Subway Debate Finished? Not A Chance

So is it over?

After Council’s 24-20 vote in favour of a subway extension over LRT, after the Mayor’s consent to tax increases totaling 1.6 per cent, and the federal government’s $660 million promise for the new line, is the debate finished?

Not a chance.

This is an issue that’s too good to resolve.

So is it over?

After Council’s 24-20 vote in favour of a subway extension over LRT, after the Mayor’s consent to tax increases totaling 1.6 per cent, and the federal government’s $660 million promise for the new line, is the debate finished?

Not a chance.

This is an issue that’s too good to resolve.

The Mayor‘s position is the easiest to understand. Recent published polls show that his base strongly favours what is called the Scarborough subway. That residents in the former cities of Toronto and East York disapprove doesn’t matter.

In terms of the Mayor’s seemingly perpetual campaign, it was an easy decision to target the one Scarborough councillor who voted against him, and so extend the life of the issue.

Nor did Council’s decision conclude matters for the provincial government. Although the Queen’s Park recommended one route and is paying most of the bills, Council drew its own line on the map plus asked for more money. In turn the minister responsible for transit advised that the Province now expects detailed assessments for both routes – a decision that will add two years before construction begins.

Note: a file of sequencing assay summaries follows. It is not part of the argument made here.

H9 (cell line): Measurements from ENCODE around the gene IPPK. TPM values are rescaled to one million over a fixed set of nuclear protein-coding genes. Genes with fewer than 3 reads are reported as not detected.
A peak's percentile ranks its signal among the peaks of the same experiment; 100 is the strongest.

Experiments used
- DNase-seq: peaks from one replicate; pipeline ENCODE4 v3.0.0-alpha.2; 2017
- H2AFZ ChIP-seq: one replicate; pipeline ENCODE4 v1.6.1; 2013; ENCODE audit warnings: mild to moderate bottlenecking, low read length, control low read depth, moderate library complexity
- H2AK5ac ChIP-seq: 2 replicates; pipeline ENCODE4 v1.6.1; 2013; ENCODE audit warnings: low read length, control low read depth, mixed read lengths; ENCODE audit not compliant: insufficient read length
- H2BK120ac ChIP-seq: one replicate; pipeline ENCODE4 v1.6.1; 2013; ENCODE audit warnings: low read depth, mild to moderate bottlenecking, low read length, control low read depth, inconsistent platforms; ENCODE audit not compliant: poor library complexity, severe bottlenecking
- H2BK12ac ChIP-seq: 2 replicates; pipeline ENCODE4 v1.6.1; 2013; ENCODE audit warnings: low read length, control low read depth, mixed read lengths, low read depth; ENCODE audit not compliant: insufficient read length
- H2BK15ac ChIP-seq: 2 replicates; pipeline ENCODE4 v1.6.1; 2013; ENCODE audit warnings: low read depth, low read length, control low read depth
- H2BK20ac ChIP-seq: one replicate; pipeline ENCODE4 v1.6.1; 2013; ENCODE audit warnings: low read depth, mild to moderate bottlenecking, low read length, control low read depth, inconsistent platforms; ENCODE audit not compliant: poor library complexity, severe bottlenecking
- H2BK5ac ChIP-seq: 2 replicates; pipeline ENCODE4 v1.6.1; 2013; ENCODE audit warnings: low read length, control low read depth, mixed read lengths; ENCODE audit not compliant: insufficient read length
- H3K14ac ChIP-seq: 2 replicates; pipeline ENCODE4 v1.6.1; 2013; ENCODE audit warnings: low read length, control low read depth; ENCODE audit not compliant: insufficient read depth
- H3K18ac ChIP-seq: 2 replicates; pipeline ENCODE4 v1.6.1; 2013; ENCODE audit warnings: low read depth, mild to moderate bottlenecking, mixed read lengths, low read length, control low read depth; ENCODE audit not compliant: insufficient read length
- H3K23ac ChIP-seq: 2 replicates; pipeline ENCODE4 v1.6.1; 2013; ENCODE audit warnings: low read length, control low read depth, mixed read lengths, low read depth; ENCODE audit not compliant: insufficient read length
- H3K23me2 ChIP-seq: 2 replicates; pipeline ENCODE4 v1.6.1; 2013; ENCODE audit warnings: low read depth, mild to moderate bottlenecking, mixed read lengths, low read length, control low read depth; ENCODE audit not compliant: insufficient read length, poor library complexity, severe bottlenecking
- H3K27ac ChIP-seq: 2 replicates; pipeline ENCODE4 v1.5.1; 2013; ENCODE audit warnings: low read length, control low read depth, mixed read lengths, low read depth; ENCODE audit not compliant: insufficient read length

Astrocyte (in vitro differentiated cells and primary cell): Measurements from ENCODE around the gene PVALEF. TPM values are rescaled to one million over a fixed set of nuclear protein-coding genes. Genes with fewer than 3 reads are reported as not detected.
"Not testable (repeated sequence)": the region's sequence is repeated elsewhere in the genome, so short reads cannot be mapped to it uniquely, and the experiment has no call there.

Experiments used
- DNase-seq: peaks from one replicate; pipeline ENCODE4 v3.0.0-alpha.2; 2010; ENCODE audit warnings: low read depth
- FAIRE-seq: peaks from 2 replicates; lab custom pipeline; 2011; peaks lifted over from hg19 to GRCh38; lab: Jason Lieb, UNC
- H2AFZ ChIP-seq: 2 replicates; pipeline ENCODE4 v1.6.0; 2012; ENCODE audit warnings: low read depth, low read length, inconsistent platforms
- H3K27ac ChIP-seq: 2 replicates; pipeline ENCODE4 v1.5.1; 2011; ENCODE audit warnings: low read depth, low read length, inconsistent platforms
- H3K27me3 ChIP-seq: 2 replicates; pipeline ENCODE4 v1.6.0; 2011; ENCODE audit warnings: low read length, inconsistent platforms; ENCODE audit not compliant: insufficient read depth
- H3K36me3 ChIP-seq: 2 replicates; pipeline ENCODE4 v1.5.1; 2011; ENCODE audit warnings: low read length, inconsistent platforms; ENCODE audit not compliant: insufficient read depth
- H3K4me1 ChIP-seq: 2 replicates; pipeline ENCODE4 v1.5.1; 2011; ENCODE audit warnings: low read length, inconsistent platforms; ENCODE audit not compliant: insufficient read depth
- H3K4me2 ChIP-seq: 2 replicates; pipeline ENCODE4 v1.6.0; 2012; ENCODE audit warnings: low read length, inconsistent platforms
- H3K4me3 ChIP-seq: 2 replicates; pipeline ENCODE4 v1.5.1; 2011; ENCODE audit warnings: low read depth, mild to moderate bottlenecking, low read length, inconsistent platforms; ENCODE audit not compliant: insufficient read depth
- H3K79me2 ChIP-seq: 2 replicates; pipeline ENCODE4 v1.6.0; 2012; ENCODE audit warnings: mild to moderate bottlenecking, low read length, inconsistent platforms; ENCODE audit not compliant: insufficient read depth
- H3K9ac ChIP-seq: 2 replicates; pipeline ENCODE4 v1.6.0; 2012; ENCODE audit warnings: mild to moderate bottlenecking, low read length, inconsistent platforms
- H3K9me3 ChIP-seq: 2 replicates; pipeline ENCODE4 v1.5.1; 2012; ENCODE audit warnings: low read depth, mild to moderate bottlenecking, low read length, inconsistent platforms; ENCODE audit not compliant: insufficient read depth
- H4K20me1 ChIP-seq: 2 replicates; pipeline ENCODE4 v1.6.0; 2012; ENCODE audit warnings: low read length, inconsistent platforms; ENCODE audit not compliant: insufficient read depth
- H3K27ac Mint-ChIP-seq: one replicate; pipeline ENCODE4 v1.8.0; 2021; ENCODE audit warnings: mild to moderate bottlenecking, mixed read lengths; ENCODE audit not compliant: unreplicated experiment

Queen’s Park’s wants the decision delayed for much the same reason as the Mayor. The governing Liberals realize that being recognized as a subway champion will assist them in this spring’s provincial election, just as it helped retain their seat in Scarborough during a recent by-election.

As long as what passes for debate remains at the level of emotional election slogans, building that subway extension will be as protracted and acrimonious as possible, simply because that is in the interests of both the Mayor and provincial government.

For another view, take a look at the last poll results. When asked to compare a two or three-stop subway with a seven-stop LRT, the LRT was considered to be more appropriate. What about Scarborough residents? They preferred the LRT by a ratio of two to one.

All of which was completed before revised costs were recalculated: from about $200m per subway stop at the time of the Sheppard line, to over double per stop for the route into Vaughan, and now over double again in Scarborough.

It is as if cost, ridership, or planning considerations do not matter.

Success in Scarborough led the Mayor to consider reprioritizing transit citywide within a week of his victory. “To be fair,” he said, “the downtown people have enough subways already.”

Next he targeted the already funded LRT projects on Sheppard and Finch, saying “Obviously the next election is going to be fought again on subways ... I want to connect McCowan to Don Mills — just do the Sheppard line — then I’m going to go to Finch and look at the Downtown Relief line.”

As long as residents accept caricatures as truth, then politicians will endlessly re-open decisions, and policy will be taken down dangerous paths.

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